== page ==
Sunday, September 16, 2007

What A Country!

As I said in the last post, we were heading for Montana. On the way we spent some time in the Grand Teton area. Like the title says, "What A Country!" I'd love to live in this area but if I did I would probably take it for granted after a while so it's probably best to only visit it every couple of years to remind myself that it's still there and as beautiful as ever. One thing we did note is that Jackson Hole is turning into another tourist trap. Reminded me of Branson, Missouri. Too bad.

We'll be back home in a week or so and I promise I'll get back to that horse project. However, right now we're on our way to the C.M.Russell Museum so that horse will just have to wait.

Thursday, September 06, 2007

Carving a Cowboy's Horse-Part 1-The Body!

My friend Dave out in Arizona has been after me to finish up the horse project so I guess I'd better do it so it's safe to go out west.

First off, if you are not completely familiar with your bandsaw ...
DO NOT ATTEMPT THIS PROJECT!! We are going to be cutting a large piece of thick wood and stability while cutting will be an issue. A person familiar and experienced with his or her saw should have no problem but if you're not DON"T DO IT! I would hate to have someone get hurt. Now that I've probably scared you to the point of passing up on this project let's continue.

I use a Sears 12" bandsaw which has a cutting capacity of about 8-1/2" inches so I will have no problem. There is no reason you can't reduce the size of the drawing to accommodate a smaller saw. I use a 3/16" blade with 4 teeth per inch. This is called a skip-tooth blade as normally there would be about 8tpi. Working at the scale of this horse this blade will let me make just about every turn I need to and that skip-tooth blade really eats the wood. This is the only blade I ever use.

When I first started carving one of the obstacles I ran into when carving horses was the areas between the legs. Through little experimentation I came up with this method which just about does away with this problem completely. Being able to seperate the two halves gives you access to the inside of the leg and makes carving a snap. Also, it lessens the possibility of breaking off a leg. In this project the only fragile thing is the resting leg so watch out for that when you work around that area. Don't sand the area between the two halves as they now match perfectly due to the path of the blade. They are also nice and rough which will make a very strong glue joint. Properly glued no one will ever know that your horse had some major surgery.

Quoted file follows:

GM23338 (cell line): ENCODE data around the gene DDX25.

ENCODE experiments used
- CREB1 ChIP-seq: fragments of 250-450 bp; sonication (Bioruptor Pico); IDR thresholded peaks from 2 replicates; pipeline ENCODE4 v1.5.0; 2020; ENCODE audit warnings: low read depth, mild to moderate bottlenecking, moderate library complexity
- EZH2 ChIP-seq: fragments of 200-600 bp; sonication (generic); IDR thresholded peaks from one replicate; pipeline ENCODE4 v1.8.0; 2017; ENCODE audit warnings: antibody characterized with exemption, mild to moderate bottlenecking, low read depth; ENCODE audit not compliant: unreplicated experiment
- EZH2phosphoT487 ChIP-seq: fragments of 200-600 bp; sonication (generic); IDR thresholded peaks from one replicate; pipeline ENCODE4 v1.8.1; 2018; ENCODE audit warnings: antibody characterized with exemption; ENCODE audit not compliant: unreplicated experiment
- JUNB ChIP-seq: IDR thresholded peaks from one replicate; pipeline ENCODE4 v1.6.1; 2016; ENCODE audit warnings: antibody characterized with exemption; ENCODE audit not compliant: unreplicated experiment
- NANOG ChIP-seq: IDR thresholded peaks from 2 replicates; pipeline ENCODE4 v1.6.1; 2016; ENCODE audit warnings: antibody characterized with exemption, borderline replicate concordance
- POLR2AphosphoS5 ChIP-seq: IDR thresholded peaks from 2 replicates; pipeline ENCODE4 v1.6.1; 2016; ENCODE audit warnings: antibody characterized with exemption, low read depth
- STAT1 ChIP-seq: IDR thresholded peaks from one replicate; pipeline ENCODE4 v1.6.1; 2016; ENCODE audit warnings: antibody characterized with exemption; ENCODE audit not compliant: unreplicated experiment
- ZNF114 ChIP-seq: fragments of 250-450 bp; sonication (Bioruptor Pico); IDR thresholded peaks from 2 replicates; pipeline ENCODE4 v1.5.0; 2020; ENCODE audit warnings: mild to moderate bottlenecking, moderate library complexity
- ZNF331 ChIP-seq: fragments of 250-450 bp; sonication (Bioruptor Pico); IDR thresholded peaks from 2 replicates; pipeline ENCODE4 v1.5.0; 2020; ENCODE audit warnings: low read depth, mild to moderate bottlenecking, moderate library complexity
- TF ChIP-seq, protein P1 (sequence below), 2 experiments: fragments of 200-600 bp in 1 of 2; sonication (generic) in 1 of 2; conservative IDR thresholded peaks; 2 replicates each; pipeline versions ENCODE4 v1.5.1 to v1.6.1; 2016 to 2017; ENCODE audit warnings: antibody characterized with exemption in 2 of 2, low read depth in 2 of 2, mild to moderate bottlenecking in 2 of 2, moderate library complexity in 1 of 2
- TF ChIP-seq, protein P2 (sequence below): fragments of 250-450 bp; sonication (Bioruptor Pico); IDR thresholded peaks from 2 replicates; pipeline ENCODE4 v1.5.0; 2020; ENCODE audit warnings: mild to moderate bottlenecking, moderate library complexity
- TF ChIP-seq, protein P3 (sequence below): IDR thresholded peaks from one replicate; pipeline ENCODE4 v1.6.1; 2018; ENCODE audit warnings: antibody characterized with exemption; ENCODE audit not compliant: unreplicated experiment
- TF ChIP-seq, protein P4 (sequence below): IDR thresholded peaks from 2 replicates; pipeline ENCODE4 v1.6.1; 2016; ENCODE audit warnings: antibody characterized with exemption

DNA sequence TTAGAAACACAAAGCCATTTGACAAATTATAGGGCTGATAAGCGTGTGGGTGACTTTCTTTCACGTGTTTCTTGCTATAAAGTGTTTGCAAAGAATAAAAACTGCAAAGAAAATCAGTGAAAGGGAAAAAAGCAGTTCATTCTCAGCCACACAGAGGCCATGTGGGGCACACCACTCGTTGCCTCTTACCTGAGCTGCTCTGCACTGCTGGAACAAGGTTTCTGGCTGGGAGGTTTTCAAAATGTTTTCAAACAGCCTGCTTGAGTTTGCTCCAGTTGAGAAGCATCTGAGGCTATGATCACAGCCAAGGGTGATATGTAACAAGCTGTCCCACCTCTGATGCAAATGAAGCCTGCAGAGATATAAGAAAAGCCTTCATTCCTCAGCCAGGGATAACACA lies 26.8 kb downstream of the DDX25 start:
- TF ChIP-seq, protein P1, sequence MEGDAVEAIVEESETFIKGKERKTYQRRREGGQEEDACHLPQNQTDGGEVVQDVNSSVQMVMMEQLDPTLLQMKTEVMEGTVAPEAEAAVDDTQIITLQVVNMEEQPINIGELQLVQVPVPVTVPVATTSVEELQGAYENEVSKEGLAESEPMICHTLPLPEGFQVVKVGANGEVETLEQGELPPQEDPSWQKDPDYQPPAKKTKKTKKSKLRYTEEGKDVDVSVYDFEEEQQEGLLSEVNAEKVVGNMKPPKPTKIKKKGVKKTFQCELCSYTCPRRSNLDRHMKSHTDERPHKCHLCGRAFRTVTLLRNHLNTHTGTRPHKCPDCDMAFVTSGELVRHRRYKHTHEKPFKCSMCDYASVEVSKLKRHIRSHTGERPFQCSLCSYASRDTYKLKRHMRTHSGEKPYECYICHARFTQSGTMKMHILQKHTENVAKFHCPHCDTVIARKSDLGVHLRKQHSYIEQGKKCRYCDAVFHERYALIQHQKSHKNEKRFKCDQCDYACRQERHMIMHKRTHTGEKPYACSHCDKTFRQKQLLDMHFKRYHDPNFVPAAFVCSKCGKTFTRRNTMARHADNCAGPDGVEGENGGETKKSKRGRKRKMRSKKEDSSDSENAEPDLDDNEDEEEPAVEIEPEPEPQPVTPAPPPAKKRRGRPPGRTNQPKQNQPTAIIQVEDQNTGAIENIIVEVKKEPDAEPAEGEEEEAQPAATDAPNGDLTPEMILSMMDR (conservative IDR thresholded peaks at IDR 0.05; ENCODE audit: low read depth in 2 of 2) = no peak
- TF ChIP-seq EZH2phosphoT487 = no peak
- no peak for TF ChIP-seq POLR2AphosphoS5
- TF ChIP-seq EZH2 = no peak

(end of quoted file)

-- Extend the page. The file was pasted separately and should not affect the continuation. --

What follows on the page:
Before I knew much about horses I always thought they had that one rear leg cocked in the ready position in case someone happened to walk too close behind them. That isn't the case at all. When they stand like that they're resting. Watch one long enough and he will shift his weight to the other leg. As the front legs support the majority of a horses weight he will shift the load back there from side to side as long as he's standing in one place.

I know, you're probably wondering where the tail is. Well, like the head, we will add it later. If we made it part of the main block it would become a problem and I don't like problems! We will attach it in such a way that it will be stronger than if it were part of the original block.

One more thing......This horse is larger in scale than the head we did earlier so if you want to use that head on this body you will have to reduce it accordingly. I'd suggest just doing a new head to match this one. You can hang that other one out the barn door.

So, let's get started. Actually, you're going to have to work without me as the wife and I are heading to Montana for some Rocky Mountain Trail Riding. We'll be back in a week or so. I'll have my laptop with me so if you run into a real problem just drop me a comment and I'll climb down off my cayuse long enough to answer your question. Good luck!

Lots of photos in the Gallery.

Monday, September 03, 2007

"Darn, I Dropped The Remote!"

Even though it's Labor Day I spent the time down at the shop finishing up this little repeat. I did one similar to this several years ago. I had this horse setting on my workbench and couldn't match him up with a cowboy so thought of doing this scene again. It's a copy of a painting by Fred Harmon, the artist who drew Red Ryder called "Waiting on the Boss!" Of course I added a few things to flesh it out a bit and bring it up to date. I have no doubt whatsoever that somewhere down there south of the Oklahoma-Texas there is a outhouse that has a satellite hookup. Unfortunately for the fellow occupied inside it looks like his viewing will be limited cause I can just imagine where that remote fell and I bet he goes down to WalMart and buys a new one before searching too far inside that little room!

More photos in the Gallery.